May God give you the grace to discern His truth and the moral courage to follow it.

  • Comment Link Phil Tuesday, 27 March 2012 20:58 posted by Phil

    The Orthodox themselves do not see any similarities between theosis and exaltation. You can find an article on this at the OrthodoxWiki site. And the doctrine of theosis did not die out in the Western Church. It has always been a part of Catholic teaching. From the current Catechism of the Catholic Church:

    The Word became flesh to make us "partakers of the divine nature": "For this is why the Word became man, and the Son of God became the Son of man: so that man, by entering into communion with the Word and thus receiving divine sonship, might become a son of God." "For the Son of God became man so that we might become God." "The only-begotten Son of God, wanting to make us sharers in his divinity, assumed our nature, so that he, made man, might make men gods."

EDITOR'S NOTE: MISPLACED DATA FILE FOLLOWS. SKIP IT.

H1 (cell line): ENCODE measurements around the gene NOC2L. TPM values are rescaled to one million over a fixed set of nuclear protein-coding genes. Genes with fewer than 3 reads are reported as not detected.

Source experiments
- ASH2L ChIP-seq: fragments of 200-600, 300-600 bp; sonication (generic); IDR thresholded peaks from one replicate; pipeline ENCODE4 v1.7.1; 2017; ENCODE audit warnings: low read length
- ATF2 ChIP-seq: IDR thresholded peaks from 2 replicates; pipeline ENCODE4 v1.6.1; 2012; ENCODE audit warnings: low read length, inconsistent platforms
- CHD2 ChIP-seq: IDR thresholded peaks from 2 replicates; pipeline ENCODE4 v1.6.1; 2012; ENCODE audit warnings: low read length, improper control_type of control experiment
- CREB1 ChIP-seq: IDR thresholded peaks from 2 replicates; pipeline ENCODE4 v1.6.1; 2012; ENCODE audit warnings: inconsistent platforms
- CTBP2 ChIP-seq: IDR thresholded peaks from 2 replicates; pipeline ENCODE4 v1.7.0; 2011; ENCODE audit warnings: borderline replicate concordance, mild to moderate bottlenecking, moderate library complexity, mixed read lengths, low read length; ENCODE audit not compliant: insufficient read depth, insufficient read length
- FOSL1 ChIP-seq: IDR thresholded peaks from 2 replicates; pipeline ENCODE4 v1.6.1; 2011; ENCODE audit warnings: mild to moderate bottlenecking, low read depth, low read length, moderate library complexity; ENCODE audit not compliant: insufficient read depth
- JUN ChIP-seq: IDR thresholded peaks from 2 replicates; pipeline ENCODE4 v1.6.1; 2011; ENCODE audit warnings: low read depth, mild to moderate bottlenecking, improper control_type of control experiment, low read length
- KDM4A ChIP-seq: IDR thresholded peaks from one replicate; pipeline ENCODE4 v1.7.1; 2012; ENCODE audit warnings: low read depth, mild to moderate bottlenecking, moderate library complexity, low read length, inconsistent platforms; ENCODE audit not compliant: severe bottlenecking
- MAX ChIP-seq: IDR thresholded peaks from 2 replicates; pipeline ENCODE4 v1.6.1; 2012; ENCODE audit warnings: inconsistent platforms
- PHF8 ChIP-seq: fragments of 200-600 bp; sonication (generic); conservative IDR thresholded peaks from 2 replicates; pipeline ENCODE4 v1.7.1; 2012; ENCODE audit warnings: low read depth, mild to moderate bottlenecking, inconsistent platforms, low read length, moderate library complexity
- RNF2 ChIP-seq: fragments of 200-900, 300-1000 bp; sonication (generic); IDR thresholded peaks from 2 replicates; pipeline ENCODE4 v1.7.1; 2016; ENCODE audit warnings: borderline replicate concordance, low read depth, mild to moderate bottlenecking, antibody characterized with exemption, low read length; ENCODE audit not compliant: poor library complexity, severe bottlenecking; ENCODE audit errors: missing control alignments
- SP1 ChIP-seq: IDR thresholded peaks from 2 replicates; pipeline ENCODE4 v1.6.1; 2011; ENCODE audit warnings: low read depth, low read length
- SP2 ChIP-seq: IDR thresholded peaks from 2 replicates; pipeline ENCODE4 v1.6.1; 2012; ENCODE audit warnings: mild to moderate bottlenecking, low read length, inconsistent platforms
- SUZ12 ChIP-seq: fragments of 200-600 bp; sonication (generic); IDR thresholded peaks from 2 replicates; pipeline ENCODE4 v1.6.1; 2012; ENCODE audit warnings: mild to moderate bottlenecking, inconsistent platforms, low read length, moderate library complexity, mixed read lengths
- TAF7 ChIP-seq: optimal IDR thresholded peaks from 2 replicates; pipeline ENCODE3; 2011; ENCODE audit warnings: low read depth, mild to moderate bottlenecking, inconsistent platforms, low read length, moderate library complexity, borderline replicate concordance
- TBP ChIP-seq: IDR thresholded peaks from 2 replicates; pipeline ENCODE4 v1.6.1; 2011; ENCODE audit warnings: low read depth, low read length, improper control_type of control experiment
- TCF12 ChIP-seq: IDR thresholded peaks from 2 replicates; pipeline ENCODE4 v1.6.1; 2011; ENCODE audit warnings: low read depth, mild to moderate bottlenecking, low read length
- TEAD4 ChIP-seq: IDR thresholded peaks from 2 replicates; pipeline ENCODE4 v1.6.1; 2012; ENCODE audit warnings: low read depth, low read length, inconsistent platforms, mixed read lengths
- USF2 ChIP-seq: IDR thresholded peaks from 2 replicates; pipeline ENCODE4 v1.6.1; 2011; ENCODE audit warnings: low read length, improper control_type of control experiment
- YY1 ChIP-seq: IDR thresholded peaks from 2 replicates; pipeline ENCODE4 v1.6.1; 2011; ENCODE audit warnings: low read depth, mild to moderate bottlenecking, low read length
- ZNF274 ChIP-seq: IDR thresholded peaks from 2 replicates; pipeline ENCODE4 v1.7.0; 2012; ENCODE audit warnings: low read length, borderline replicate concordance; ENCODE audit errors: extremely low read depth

On polytheism, Mormons have had differing views over the years. Its hard to interpret Joseph Smith's King Follet discourse or some of the stuff in the Journal of Discourses as anything but polytheistic. On the other hand, modern Mormon teaching seems to have moved away from those earlier beliefs and has become somewhat closer to orthodox Christianity.

  • Comment Link Deoacveritati Wednesday, 28 March 2012 02:01 posted by Deoacveritati

    Welcome home, and thank you for sharing your story.

    Keep always faithful to Our Lord Jesus Christ and Our Holy Mother Church!

    Mary Help of Christians pray for us!

  • Comment Link Kerry Wednesday, 28 March 2012 13:53 posted by Kerry

    Thank you Thomas for sharing your beautiful story.

    I'm a cradle catholic and I welcome you home.